BridgePoint Church in Taranto opens children’s library


Eight-year-old Ayden Sanders didn’t have to look far to find a book that suited her.

He chooses several of the hundreds that now line the basement walls of Bridge Point Church in Taranto and plopped down at a pint-sized table to read.

“I love it here,” Ayden said. “It’s nice and cool, and there’s a lot to do.”

The church’s children’s library along East Ninth Avenue opened in June. It fills a void left by the closure of the Allegheny Valley Community Library branch along Lock Street, which closed during the pandemic.

“Since they closed, we wanted the children to still have access to the books,” said church volunteer Janet Purdie.

The church received a $1,000 grant from the Greater Pittsburgh Community Food Bank that allowed leaders to purchase 80 percent of the Tarentum library’s children’s books.

The money also paid for the materials needed to build an elaborate flower-shaped library and compartments to place books in the adjoining social hall.

Highlands Primary School librarian Laurie Malcolm participated by donating duplicate books from the school, more than 150 in total. Harrison’s Girl Scout Troop 28807 helped label and categorize the selections.

“While we are still disappointed that we had to close our facility in Taranto, we are happy that our materials were able to remain in the community,” said Suzy Ruskin, Director of the Harrison Community Library. “We support all early childhood literacy efforts.”

Reverend Val Schubert said the library is a perfect fit with the church’s growing offerings. A reading camp is offered from 10:30 a.m. to 12:30 p.m. on Wednesdays to coincide with a free lunch meal.

About 15 elementary-age children show up regularly, and Schubert hopes to expand activities for teens and beyond.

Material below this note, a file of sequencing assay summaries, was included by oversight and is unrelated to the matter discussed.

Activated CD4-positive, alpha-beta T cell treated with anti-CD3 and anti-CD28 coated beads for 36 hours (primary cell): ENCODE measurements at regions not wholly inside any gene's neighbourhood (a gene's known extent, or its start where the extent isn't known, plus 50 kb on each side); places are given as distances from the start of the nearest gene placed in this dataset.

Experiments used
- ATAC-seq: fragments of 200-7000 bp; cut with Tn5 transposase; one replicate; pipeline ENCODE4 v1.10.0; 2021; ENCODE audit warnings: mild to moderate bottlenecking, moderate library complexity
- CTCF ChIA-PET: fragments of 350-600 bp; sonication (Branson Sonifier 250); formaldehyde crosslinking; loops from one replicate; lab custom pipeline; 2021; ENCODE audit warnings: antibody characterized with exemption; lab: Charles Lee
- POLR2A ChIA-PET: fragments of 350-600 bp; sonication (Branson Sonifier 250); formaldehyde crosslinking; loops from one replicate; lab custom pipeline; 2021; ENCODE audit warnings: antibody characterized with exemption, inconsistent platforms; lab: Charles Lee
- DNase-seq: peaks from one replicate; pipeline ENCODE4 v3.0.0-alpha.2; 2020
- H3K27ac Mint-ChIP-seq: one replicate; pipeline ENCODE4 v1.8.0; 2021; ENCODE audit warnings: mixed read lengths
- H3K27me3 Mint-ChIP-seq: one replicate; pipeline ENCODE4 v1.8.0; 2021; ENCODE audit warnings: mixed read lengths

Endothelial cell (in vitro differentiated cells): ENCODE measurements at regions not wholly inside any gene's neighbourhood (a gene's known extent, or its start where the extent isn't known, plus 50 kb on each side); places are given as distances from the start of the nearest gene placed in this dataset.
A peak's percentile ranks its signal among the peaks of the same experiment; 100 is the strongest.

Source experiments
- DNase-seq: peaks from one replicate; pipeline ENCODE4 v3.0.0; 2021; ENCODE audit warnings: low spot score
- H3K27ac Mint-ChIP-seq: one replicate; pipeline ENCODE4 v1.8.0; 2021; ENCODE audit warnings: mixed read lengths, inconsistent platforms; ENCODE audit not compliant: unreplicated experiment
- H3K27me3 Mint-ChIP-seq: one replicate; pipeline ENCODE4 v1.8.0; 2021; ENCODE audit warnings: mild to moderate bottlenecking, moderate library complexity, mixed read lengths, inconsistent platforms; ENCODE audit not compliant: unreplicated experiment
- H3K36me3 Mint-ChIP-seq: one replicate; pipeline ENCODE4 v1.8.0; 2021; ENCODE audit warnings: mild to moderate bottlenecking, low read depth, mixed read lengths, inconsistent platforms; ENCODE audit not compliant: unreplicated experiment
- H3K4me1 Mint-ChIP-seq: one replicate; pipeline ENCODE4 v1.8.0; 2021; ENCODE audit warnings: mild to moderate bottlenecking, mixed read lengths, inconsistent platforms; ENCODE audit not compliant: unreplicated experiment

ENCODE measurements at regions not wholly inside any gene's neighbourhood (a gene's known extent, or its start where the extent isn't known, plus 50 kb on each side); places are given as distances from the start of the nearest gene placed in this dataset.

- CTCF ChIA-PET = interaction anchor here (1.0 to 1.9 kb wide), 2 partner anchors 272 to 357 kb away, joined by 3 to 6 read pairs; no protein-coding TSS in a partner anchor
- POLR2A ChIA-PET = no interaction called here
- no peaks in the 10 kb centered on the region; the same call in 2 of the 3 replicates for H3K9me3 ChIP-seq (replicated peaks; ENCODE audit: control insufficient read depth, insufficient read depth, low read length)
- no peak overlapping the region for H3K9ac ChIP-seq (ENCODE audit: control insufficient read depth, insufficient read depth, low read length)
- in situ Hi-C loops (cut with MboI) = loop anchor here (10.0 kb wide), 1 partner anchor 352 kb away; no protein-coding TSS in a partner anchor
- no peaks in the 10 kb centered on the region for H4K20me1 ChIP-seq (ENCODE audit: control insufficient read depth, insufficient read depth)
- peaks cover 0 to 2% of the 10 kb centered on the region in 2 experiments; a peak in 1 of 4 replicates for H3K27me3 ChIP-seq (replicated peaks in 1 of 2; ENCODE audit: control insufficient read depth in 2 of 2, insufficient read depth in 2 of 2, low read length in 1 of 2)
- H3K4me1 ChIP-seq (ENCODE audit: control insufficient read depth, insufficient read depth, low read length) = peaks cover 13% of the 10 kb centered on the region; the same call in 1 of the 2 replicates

Mum Heather Waters brings her children in each week and believes that once the news is out more children will benefit from the programmes.

“It’s kind of a hike to go to the heights for the library,” she said. “It’s great here. The church has a lot to offer children.

The basement social room is filled with life-size basketball games, chess and checkers, crafts and more.

Schubert said that once the library officially launches, she wants to offer other programs to attract children. Later this summer, there will be a book bag giveaway and other activities at Riverview Memorial Park.

Volunteer Ethel Hayden said it was wonderful to see local opportunities for children.

“They love the new library,” she says. “They’ll tell you all about their favorite characters, and some will even read to you.”

Children who attend summer reading camp can qualify for a special outing in August. Anyone who reads 20 or more books can join a Pittsburgh Zoo and PPG Aquarium tour.

“It’s such a blessing from the generosity of people who want to help local kids,” Schubert said.

Tawnya Panizzi is editor of Tribune-Review. You can contact Tawnya at 724-226-7726, [email protected] or via Twitter .

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